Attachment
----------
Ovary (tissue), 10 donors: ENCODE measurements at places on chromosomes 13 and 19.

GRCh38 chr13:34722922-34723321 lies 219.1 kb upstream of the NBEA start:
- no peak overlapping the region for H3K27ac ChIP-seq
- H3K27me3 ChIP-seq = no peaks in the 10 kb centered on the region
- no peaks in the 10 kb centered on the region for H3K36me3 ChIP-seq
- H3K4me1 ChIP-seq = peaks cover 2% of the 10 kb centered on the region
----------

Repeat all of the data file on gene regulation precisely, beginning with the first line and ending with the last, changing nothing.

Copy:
Ovary (tissue), 10 donors: ENCODE measurements at places on chromosomes 13 and 19.

GRCh38 chr13:34722922-34723321 lies 219.1 kb upstream of the NBEA start:
- no peak overlapping the region for H3K27ac ChIP-seq
- H3K27me3 ChIP-seq = no peaks in the 10 kb centered on the region
- no peaks in the 10 kb centered on the region for H3K36me3 ChIP-seq
- H3K4me1 ChIP-seq = peaks cover 2% of the 10 kb centered on the region